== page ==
News Wrap: Israel agrees to five-hour pause of Gaza strikes after UN appeal

GWEN IFILL: Israel agreed late today to a five-hour pause in attacks on Gaza after a U.N. appeal. The halt, for humanitarian purposes, will begin at 3:00 a.m. Eastern time tomorrow morning. The announcement followed a day of stepped-up strikes that pushed the Palestinian death toll to at least 213.

Jonathan Miller of Independent Television News filed this report from Gaza.

JONATHAN MILLER: Ten past 4:00, and there were two almighty explosions. Israeli shells had hit a groin used by Gaza City's fishermen. Many of their boats have already been targeted and sunk.

People emptied out onto the previously deserted street and rushed to help. It was then we learned that a third shell had killed four children minutes later just down the beach. Two still grabs from CCTV appear to show the four boys playing football. And then the shell strikes.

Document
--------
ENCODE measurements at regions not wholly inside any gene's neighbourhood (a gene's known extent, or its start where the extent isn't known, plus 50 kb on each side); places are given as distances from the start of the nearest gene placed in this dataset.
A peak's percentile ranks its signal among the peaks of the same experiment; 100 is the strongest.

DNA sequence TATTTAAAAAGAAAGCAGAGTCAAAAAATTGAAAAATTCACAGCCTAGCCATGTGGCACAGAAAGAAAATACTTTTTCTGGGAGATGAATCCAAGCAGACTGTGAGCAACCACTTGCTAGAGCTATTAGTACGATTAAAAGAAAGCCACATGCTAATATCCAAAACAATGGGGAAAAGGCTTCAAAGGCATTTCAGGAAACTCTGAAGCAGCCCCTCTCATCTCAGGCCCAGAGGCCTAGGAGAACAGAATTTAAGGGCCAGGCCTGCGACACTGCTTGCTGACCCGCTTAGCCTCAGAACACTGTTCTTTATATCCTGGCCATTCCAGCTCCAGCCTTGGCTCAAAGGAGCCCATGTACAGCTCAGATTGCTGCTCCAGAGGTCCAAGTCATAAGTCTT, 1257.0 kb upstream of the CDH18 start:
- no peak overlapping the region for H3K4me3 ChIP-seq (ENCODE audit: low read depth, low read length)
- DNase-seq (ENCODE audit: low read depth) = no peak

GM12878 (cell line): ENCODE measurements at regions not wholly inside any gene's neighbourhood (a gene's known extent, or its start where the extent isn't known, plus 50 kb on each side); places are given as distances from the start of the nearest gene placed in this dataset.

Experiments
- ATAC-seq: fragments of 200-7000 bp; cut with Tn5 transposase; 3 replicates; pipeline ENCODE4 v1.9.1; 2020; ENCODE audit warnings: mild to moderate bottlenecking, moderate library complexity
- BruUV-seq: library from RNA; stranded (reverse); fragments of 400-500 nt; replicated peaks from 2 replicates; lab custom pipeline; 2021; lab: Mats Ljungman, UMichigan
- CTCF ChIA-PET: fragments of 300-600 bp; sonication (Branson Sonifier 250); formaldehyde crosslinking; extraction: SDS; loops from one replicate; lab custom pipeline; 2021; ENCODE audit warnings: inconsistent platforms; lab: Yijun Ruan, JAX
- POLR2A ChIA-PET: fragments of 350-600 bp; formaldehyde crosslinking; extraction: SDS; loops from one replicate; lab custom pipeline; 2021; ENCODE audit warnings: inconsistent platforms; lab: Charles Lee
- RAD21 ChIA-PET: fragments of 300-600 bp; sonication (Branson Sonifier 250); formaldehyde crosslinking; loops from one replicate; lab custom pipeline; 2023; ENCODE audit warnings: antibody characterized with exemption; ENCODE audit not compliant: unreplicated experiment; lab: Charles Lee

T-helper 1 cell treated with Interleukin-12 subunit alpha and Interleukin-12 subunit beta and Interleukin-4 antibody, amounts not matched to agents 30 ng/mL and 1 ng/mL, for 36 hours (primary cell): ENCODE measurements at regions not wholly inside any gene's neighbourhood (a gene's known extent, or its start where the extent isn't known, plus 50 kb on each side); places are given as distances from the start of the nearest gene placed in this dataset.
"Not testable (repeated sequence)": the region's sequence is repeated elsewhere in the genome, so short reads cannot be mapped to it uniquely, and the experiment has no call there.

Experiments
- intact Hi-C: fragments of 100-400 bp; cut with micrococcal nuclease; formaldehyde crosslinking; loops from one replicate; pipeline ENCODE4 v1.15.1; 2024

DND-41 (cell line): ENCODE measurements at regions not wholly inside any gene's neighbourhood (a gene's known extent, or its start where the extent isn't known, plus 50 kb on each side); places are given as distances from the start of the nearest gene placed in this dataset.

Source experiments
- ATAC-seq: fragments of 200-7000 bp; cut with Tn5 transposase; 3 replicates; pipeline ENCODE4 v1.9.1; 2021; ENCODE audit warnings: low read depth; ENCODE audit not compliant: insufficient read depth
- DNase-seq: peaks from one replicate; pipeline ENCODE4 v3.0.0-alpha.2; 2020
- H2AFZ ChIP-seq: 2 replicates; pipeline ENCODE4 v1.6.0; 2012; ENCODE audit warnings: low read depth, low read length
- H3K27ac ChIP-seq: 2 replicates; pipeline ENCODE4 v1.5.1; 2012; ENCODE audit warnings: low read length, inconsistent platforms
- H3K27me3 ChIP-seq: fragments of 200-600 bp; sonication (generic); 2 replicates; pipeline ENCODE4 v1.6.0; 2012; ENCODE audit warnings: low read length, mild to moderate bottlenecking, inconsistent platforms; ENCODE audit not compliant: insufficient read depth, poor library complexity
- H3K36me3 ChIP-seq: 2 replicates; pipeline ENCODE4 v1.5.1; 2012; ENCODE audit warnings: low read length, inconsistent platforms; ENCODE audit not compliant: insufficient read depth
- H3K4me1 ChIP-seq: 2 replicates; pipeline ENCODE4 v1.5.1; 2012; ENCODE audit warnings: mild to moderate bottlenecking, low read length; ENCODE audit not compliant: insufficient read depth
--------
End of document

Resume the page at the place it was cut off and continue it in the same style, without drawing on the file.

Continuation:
Israel's pledge had been to hit Hamas hard. At 1:30 a.m., three missiles from an F-16 slammed into the Gaza City home of Hamas super strongman Mahmoud Zahar. In all, four Hamas leaders' homes were destroyed overnight. None of them was killed, the debris here now a dystopian children's playground.

Shortly after dawn, an Israeli aircraft dropped leaflets on three neighborhoods. All were close to the Israeli border. One was in Shaja'ia, a district in the east of Gaza City.

And here is one of those leaflets. The translation from the Arabic goes: "For your own safety, we request that you vacate your residence immediately. The Israeli Defense Force doesn't wish to harm you or your family. Those who disregard these instructions endanger their own lives and those of their families."

But Hamas got on the local radio straight away and said: Don't believe it, don't move, it's propaganda. The Israelis simply want you to move out so that they can move in.

The residents of Shaja'ia were not impressed. "Where can we go?" this man asks. "We can't go. Where are we meant to go?"